The quality, composition and color of eleven oils from 6 different berries were evaluated before and after filtering the cold-pressed oils. The filtering did not lead to significant compositional or quality differences, except a significant lighter appearance of the oil due to seeds removal. Due to their high insaturation, the peroxide and p-anisidine values were high in all oils. However the high tocopherol content protected the oils during the Oil Stability Test (significant correlation; r = 0.803; p = 0.003). Tocopherol contents between 138 mg/kg (kiwi seed oil, filtered) and 1639 (blackberry seed oil, non-filtered) mg/kg were found. Phenolic compounds, identified and quantified by HPLC, ranged from 90 mg/kg (blackberry seed oil, filtered) to 15,810 mg/kg (strawberry seed oil, filtered). Surprisingly, no correlation could be found between the quantified phenolic compounds and the oxidative stability of the oils, suggesting that in these oils the tocopherols were the main antioxidants protecting the lipids during storage.
Antioxidant Activity of Brown Seaweed Lipids. A. Widjaja-Adhi, S. Iwasaki, M. Hosokawa, K. Miyashita, Faculty of Fisheries Sciences, Hokkaido University, Hakodate, Japan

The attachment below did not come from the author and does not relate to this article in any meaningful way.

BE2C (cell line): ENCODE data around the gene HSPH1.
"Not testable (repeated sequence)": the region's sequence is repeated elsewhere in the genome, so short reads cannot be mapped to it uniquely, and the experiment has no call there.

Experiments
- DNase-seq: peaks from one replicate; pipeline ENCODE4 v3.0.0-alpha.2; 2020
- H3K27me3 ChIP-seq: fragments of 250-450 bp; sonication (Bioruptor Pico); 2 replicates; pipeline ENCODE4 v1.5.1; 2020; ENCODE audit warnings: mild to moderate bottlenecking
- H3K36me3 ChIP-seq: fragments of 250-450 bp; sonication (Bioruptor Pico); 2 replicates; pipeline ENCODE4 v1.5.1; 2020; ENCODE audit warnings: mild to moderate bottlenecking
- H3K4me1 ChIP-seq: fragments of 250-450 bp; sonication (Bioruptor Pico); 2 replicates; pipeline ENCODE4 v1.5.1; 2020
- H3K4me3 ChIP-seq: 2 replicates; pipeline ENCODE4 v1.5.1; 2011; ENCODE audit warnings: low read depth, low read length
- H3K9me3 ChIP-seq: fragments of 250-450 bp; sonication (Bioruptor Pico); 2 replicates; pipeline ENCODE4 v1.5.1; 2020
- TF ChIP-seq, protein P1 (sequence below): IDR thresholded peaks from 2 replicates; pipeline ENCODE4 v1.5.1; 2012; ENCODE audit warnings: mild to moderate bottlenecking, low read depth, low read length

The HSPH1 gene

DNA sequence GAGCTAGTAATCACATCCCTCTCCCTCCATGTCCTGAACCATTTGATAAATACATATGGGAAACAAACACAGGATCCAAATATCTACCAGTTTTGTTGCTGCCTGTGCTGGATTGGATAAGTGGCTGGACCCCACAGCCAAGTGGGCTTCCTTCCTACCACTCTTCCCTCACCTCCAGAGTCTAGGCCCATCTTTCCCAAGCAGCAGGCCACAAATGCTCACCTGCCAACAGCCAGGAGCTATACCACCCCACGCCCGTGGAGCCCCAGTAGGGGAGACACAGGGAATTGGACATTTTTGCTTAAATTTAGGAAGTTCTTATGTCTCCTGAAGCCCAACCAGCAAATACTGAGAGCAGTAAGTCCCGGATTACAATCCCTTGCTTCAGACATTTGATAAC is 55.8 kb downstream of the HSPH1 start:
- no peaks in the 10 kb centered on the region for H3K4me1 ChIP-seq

Brown seaweed lipids, especially from Sargassaceae species, contain high level of antioxidants, namely, fucoxanthin, a characteristic carotenoid found in brown seaweeds, and phlorotannins, a largest group of polyphenols from seaweeds. Brown seaweed lipids also contain a large amounts of omega-3 highly unsaturated fatty acids such as 18:4n-3 and 20:5n-3. Thus, these brown seaweed lipids would be a good source of nutraceuticalas and functional foods. In this presentation, we report the antioxidant activity of brown seaweed lipids. In vitro antioxidant activities of the organic solvent extracts varied with the solvent used and with the seaweed species, showing that not only phenolic compounds but also the combination effect with fucoxanthin contribute highly to the strong antioxidant activity of brown seaweed lipids. Brown seaweed lipid feeding to diabetes/obese model mouse significantly reduced the peroxidation level of the liver and abdominal white adipose tissue as compared with those of mouse fed control, although omega-3 highly unsaturated fatty acid content in the liver increased significantly in the mouse fed brown seaweed lipids. Fucoxanthin metabolites, fucoxanthinol and amorousixanthin A were detected in the liver and adipose tissue. These metabolites would be due to the protection of the highly unsaturated lipids against oxidation.